A draft National Defense Authorization Act due for a committee vote on Wednesday makes good on House Democrats’ promise to slow procurement of next-generation, nuclear-tipped intercontinental ballistic missiles.
The draft National Defense Authorization Act (NDAA) would authorize less funding than requested for the program, and also calls on the Air Force to commission an independent study about extending the existing silo-launched, intercontinental ballistic missile fleet through 2050: something that, if possible, could short-circuit procurement of the replacement missiles entirely.
“The Air Force has indicated there is an opportunity to extend Minuteman III,” a House Armed Services Committee staffer for the majority told reporters last week in a background briefing about the proposed bill. Such an extension could include “not only repouring” Minuteman III’s solid-fueled rocket motors — removing their propellant, cleaning them, and putting the propellant back in — “but modernizing its capabilities,” the staffer said.
The Pentagon has said that it could cost as much or more to extend Minuteman III as it would to replace the fleet.
The latest draft NDAA is a long-promised legislative stroke by Rep. Adam Smith (D-Wash.), who even before Democrats retook the House in November’s midterm election questioned whether the Pentagon and the Department of Energy — which provides nuclear warheads — really need to rush to replace the 400 deployed Minuteman III missiles. The full Committee is scheduled to debate the proposed NDAA on Wednesday.
Smith’s bill authorizes 20% less funding than requested for procurement of the Boeing [BA]-built Minuteman III’s intended replacement, the silo-based Ground Based Strategic Deterrent (GBSD) missiles. That would leave GBSD with a little more than $460 million instead of the $570 million requested for fiscal 2020: the final year of a three-year competitive development pitting Boeing– and Northrop Grumman [NOC]-led teams against one another to design GBSD.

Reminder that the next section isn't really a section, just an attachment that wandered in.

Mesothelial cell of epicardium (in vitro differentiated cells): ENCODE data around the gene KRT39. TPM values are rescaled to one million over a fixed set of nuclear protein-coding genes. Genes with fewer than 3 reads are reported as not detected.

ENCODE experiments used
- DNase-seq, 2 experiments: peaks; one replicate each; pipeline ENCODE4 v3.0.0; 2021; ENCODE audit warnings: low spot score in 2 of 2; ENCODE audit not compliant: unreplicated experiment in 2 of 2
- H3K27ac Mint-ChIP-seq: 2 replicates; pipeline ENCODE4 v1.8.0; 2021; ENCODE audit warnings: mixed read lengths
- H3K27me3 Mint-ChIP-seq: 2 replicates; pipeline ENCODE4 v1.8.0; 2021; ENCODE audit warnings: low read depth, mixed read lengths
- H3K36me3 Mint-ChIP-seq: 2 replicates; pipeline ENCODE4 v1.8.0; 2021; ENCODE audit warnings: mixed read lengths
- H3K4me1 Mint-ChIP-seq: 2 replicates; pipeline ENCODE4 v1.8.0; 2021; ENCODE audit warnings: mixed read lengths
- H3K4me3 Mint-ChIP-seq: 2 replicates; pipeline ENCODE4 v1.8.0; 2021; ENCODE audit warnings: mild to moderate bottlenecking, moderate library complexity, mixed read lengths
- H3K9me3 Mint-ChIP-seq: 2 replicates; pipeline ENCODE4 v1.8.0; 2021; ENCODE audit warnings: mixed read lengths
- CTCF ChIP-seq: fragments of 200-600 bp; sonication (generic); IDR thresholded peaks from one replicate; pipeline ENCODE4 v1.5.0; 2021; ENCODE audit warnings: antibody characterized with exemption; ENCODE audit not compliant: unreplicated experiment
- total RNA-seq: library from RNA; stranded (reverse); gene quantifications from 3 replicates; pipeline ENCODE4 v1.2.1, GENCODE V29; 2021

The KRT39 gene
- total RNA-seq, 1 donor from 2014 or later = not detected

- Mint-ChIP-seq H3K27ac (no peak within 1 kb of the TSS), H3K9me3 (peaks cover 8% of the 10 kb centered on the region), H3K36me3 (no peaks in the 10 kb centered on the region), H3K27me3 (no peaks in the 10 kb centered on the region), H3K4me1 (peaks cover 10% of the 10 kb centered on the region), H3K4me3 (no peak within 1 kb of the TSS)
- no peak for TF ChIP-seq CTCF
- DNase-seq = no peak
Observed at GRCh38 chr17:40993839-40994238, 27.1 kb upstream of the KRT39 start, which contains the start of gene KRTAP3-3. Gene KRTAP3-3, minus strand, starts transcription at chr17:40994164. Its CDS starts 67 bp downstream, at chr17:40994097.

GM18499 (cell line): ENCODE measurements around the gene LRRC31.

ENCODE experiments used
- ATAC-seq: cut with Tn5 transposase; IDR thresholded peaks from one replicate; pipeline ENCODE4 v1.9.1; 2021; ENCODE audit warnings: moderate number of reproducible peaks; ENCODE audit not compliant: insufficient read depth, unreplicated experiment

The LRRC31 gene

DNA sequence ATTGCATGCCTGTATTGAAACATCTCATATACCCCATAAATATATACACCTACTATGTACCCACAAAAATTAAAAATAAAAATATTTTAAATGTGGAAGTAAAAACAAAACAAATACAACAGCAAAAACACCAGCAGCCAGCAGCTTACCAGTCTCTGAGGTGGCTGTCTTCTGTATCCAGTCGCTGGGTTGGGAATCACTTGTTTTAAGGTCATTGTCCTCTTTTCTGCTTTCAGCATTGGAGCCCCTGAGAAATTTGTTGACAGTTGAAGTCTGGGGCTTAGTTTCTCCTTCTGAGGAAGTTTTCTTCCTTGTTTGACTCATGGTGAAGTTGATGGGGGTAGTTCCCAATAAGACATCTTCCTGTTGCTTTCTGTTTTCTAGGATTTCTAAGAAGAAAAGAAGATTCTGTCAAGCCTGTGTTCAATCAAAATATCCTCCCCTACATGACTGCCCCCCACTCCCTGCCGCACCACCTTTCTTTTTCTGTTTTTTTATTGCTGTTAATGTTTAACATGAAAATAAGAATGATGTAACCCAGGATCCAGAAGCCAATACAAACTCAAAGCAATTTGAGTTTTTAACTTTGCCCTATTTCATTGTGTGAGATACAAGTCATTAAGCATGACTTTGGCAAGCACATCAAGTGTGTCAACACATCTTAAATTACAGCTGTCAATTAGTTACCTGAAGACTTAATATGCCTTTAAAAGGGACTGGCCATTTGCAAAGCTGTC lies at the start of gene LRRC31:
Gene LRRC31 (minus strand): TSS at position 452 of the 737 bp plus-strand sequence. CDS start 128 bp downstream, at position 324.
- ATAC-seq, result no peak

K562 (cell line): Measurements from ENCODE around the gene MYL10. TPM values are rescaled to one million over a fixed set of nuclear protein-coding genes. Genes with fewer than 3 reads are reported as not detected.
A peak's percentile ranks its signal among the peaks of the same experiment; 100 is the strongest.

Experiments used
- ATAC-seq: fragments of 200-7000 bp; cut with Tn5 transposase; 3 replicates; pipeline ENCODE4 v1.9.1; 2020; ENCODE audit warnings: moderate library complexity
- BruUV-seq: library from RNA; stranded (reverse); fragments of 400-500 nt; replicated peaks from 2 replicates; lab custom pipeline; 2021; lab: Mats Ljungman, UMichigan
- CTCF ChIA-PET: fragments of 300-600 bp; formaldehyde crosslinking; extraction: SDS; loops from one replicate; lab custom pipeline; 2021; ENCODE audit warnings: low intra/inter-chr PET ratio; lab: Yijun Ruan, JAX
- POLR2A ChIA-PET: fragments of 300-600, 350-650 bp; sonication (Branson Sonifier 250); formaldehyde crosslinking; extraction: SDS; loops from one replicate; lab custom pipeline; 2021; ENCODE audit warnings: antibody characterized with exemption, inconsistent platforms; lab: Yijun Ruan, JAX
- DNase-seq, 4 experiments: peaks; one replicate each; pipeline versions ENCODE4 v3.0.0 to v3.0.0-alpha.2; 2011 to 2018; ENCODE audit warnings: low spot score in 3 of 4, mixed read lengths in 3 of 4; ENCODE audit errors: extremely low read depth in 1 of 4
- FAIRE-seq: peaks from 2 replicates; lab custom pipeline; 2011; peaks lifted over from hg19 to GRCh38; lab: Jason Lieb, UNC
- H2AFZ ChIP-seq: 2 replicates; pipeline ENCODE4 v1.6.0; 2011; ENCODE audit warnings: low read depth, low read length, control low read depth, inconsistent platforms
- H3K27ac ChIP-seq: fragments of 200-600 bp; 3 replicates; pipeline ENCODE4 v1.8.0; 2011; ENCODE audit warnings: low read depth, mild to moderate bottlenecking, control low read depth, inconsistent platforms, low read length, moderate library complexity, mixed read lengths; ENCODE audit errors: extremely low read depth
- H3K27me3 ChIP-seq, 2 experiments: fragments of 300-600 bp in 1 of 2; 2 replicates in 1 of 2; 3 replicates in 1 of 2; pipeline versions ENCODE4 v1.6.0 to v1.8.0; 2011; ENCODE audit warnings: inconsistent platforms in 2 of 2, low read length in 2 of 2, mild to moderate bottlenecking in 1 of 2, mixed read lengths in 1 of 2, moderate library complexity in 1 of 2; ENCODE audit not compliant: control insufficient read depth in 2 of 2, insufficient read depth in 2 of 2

The Air Force forecasts that GBSD will cost between $85 billion and $100 billion to procure.
The House’s proposal to trim GBSD sets up a showdown with the Senate, where the upper chamber’s Armed Services Committee has already produced a draft NDAA authorizing all the GBSD spending the Pentagon requested. The bill was not scheduled for a floor vote at deadline Monday.
The next domino to fall in this year’s congressional GBSD debate will be the Senate Armed Services Committee. The panel’s defense subcommittee had yet to write its annual military spending bill at deadline.
The House Appropriations Committee, on the other hand, has already approved the $460 million or so in GBSD funding that the Armed Services Committee proposes to authorize. That is still about 11.5% more than the program got in 2019.
The full House was slated to consider the Appropriations Committee’s defense spending bill beginning on Wednesday. The measure is part of a minibus appropriations package with five bills total, one of which funds the Department of Energy’s budget to build nuclear warheads and components for GBSD.
Within the civilian agency too, House Democrats have taken aim at GBSD.
In bill language, the house committee’s draft NDAA would relieve the Department of Energy’s National Nuclear Security Administration from a legal requirement to prove it can annually produce 80 fissile warhead cores called plutonium pits by next decade. All of those cores would initially be for GBSD.
The National Nuclear Security Administration proposed casting the cores in at an upgraded facility at the Los Alamos National Laboratory in New Mexico, and a new facility at the Savannah River Site in Aiken, S.C.
The House Armed Services Committee, like their colleagues on the appropriations committee, scaled back funding for the program and urged the agency to focus for now on making pits only at Los Alamos. The national security lab is slated to produce 30 cores annually by 2026, compared with 50 annually by 2030 in South Carolina.
The House Armed Services Committee authorized $471 million for 2020 for the National Nuclear Security Administration’s Plutonium Sustainment program in 2020: about a 30% increase over 2019, but only half as large an increase as the agency sought for the coming fiscal year. The program includes design and construction of pit infrastructure.
The Senate Armed Services Committee authorized the requested funding for the National Nuclear Security Administration’s weapons programs, including both the pit plants the agency wants to build.